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But then, I stop myself. I took a class called Positive Psychology in Denmark. My incredible professor preached positive psychology techniques, one of which being gratitude, another one being finding the positive or silver lining in any situation (which may seem obvious but when is the last time you actually tried it?). We as humans are incredibly resilient. When we flip the narrative from negative to positive, it creates a whole flood of other happy thoughts along with it. I started to take a closer look. I have not binged (or had the urge to binge) in a month now. This used to be a bi-weekly occurrence and at its worst a daily one. This is momentous because one binge-eating session can set me back at least a week in my progress goals (and mentally–you really start to lose trust in yourself). I thought some more and realized these first few weeks are experimental, figuring out the greatest number of calories I can eat for weight loss. This is not a get thin quick scheme. What I wanted in the first place was to find a process that would bring me lasting results. Then I thought some more. I have been working out 6 days a week for the past 3 weeks, with 5 strength training sessions and 3-4 cardio sessions. I have noticed visible muscle gains in my body and I am already feeling stronger. My progress photos show definite results, even if they seem minimal. It is rare that I have had anything more than mild hunger and I am energized throughout the day. I really have nothing to complain about. Yes, I have a little more work to do figuring out the right recipe for me. But I am on the right track and I am on the cusp of some great progress.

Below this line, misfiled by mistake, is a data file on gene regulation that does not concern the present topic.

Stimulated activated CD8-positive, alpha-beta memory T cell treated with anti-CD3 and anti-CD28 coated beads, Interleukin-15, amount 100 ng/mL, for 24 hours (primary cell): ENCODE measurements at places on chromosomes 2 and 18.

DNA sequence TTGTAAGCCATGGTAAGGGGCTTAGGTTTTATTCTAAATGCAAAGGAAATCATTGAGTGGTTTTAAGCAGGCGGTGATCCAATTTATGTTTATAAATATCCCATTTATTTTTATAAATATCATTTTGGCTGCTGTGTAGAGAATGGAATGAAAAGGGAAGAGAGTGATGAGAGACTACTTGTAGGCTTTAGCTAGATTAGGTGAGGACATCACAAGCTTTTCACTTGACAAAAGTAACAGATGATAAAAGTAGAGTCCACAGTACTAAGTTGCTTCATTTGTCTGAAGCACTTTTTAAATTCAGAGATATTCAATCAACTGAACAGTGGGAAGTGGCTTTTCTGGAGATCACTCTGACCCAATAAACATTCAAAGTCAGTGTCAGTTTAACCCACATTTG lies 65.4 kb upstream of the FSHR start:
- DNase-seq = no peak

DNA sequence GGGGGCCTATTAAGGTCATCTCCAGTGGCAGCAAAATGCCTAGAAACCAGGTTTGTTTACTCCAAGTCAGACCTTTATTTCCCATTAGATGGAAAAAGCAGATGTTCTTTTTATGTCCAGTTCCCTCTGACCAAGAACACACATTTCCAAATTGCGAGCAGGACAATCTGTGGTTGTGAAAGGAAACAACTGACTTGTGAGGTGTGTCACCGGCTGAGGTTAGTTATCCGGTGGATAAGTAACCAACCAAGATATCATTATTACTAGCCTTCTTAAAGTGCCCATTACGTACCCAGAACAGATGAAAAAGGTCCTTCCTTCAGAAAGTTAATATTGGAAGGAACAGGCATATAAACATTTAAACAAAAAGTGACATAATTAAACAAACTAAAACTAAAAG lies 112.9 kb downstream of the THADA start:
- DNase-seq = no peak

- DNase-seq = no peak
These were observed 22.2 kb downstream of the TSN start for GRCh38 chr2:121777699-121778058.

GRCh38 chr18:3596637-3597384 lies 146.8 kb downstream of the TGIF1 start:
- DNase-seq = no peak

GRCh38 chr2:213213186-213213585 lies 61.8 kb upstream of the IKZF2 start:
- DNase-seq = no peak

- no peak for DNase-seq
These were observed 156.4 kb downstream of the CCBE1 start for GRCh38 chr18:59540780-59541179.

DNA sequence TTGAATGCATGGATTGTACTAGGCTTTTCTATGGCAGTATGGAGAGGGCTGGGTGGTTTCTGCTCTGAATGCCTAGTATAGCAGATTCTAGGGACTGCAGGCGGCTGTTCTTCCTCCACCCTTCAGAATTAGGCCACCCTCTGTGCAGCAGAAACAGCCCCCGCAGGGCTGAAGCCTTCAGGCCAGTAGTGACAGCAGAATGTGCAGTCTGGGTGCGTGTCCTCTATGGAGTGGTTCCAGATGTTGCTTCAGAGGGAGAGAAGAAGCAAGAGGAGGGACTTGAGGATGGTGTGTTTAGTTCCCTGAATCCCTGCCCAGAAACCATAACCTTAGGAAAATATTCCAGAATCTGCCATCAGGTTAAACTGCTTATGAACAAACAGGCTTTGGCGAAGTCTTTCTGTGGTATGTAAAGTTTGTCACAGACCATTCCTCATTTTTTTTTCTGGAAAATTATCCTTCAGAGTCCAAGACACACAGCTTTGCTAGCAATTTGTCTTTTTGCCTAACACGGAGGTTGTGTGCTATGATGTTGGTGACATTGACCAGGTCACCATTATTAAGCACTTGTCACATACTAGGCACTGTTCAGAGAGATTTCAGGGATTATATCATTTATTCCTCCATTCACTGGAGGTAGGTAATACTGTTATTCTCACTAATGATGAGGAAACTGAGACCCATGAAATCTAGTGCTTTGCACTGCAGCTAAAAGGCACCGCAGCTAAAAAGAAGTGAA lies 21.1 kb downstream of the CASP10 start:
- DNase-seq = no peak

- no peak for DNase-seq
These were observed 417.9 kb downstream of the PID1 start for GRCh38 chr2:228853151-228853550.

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The point is, when the results seem slow or nonexistent, look a little closer. Find something bright to latch onto and grasp it hard–let the positivity flow over you and throughout you. With this newfound positivity, hold your head high and forge ahead. Quit measuring yourself against others and especially against yourself. Do the work, tweak, work some more, and the results will eventually come. I believe in that.

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Should I Track My Food?

There are two types of people:

  1. Those who thrive with spontaneous food choices
  2. Those who thrive when they plan their food ahead of time